A commercial air handler is like the respiratory system of your building, breathing in fresh air from outside and exhaling the used and stagnant air. It is also what makes sure that the hot air and cold air produced by the furnace/heat pump and air conditioner reach the parts of your building that need them – like offices and bathrooms.
There is some confusion about air handlers though, which is understandable since air handlers and furnace units can look alike to the untrained eye. Let’s take a look at a few of the basics.
What Is the Difference Between an Air Handler and an Air Conditioner?
When you inhale, you move air into your lungs where your body can extract oxygen from it. When you exhale, you move that air out. Commercial air handlers are very much the lungs of their buildings – moving air around and managing airflow throughout the structure. They constantly exchange interior air for air from outside the building… keeping the interior atmosphere fresh and maintaining an acceptable level of air quality.
One thing air handlers don’t do is heat or cool the air. Air handling units just move it around. Air conditioners and their counterparts – heat pumps and furnaces – are the machinery that actually create the cold or hot air respectively.
How Do Commercial Air Handlers Work?
An air handling unit brings in outside air, routing it through the furnace or AC to re-condition the air. Ultimately supplying it as fresh air to the rest of the building through a system of ducts. These same ducts return the air to the air handling unit, where it is exchanged for the air that has just cycled through.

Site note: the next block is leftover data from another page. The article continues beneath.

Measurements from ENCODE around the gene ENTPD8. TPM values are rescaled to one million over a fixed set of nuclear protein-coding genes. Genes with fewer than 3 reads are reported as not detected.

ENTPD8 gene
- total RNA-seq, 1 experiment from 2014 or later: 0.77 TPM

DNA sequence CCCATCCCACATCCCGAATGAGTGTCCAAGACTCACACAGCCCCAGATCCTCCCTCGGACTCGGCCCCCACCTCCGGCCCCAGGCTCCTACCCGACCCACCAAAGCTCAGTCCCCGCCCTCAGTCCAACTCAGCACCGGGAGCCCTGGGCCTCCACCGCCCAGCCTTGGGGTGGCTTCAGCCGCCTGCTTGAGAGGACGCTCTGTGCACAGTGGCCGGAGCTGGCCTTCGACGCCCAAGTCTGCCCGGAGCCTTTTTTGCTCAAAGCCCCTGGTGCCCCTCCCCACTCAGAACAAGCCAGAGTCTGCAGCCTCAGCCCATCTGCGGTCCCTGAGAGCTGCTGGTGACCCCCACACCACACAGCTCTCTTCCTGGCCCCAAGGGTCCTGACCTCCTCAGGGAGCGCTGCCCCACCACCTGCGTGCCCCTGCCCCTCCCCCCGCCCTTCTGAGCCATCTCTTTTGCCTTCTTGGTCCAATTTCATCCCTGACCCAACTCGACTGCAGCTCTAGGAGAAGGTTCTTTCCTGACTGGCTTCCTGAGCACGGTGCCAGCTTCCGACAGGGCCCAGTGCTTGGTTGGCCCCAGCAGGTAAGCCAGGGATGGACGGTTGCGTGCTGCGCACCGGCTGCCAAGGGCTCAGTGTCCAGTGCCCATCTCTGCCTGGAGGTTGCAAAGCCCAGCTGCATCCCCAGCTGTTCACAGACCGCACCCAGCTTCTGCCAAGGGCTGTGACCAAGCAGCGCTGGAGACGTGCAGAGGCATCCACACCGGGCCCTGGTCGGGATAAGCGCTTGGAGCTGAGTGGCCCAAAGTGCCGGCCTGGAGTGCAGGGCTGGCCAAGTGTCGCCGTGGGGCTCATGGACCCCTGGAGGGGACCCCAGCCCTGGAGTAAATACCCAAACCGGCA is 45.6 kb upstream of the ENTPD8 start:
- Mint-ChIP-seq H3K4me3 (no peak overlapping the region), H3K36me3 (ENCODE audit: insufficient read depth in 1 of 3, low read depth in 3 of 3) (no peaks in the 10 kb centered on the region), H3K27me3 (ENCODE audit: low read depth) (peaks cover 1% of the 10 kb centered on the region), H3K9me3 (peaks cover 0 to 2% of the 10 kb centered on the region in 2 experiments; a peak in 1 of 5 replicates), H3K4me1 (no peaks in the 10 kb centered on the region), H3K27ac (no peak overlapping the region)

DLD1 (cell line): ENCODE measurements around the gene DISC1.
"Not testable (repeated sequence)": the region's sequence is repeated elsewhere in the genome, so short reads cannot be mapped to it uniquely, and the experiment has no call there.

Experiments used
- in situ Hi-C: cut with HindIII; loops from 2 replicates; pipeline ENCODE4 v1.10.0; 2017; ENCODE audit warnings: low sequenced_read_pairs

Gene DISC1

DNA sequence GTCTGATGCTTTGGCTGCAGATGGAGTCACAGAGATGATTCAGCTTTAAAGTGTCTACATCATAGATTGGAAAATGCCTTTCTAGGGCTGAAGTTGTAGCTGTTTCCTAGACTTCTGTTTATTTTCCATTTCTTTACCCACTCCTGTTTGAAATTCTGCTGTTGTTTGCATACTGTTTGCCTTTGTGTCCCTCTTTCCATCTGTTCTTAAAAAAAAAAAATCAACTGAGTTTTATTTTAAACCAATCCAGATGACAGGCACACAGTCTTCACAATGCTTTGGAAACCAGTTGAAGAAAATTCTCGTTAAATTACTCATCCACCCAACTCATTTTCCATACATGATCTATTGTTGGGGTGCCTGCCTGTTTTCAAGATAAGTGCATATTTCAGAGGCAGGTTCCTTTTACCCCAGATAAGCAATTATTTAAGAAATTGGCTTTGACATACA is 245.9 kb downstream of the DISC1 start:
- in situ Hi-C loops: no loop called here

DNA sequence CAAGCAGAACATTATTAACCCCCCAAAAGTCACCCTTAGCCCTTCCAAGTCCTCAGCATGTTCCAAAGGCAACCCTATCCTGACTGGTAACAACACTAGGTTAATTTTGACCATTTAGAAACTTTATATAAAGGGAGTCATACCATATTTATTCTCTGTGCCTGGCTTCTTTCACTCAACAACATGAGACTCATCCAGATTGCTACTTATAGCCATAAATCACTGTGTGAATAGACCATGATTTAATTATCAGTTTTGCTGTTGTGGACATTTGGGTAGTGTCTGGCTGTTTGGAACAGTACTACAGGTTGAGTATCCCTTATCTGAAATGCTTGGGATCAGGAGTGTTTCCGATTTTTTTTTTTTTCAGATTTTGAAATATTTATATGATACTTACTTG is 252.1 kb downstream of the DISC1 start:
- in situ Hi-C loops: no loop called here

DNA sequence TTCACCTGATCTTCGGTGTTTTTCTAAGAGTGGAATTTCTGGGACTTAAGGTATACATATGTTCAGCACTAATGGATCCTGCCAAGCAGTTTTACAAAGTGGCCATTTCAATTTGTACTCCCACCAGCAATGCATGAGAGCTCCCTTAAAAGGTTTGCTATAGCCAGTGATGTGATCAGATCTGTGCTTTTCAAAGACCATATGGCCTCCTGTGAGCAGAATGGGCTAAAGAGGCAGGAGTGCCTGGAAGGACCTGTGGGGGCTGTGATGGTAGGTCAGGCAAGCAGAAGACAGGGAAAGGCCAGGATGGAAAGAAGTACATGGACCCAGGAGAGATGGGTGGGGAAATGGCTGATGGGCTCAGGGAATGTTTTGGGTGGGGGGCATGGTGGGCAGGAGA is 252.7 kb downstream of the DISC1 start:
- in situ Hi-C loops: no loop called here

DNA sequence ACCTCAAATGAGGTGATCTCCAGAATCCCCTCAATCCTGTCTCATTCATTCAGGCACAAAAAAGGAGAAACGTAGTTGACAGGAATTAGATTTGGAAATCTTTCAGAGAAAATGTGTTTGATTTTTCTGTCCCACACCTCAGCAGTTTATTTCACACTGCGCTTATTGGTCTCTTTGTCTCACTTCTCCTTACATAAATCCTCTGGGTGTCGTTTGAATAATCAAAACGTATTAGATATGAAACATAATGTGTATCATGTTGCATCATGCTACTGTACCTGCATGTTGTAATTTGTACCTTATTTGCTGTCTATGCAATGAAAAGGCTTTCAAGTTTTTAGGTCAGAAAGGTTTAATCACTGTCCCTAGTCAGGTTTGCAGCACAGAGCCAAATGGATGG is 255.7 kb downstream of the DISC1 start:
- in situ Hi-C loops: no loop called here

This is how buildings maintain their fresh air, rather than having it become still and stagnant. A more in-depth explanation of this process can be found courtesy of The Engineering Mindset’s video on the subject. If that doesn’t do the trick, or if video is not your cup of tea, then there is an associated text version here.
Do Air Handlers Use Refrigerant?
Just like a furnace; air handlers contain a blower (fan), controls, and an evaporator coil that conditions and recirculates the air in your home. The air handler works with the outdoor unit (a condenser or heat pump) in a typical split system by using refrigerant lines that connect the two systems.
What Is the Life Expectancy of an Air Handler?
On average a commercial air handler has a life expectancy of about 10-20 years. Of course, this is assuming regular maintenance and servicing.
If you see the condensate pan leaking, it’s a warning sign. Air conditioners work hard in the heat of summer (creating a lot of condensation) which accumulates in the pan below the air handler. This can lead to algae or mold buildup in the lines… clogging them if regular maintenance isn’t performed. Energy Link has a great list of factors that can affect air handler/HVAC lifespan.
Henick-Lane Can Handle All of Your Commercial HVAC Needs
As experts in commercial HVAC needs and requirements for more than five decades, our team can provide affordable and practical solutions for all types of commercial buildings and high rises. We can custom design an HVAC solution that will keep your tenants comfortable and satisfied. If your building requires service or an upgrade, contact Henick-Lane today.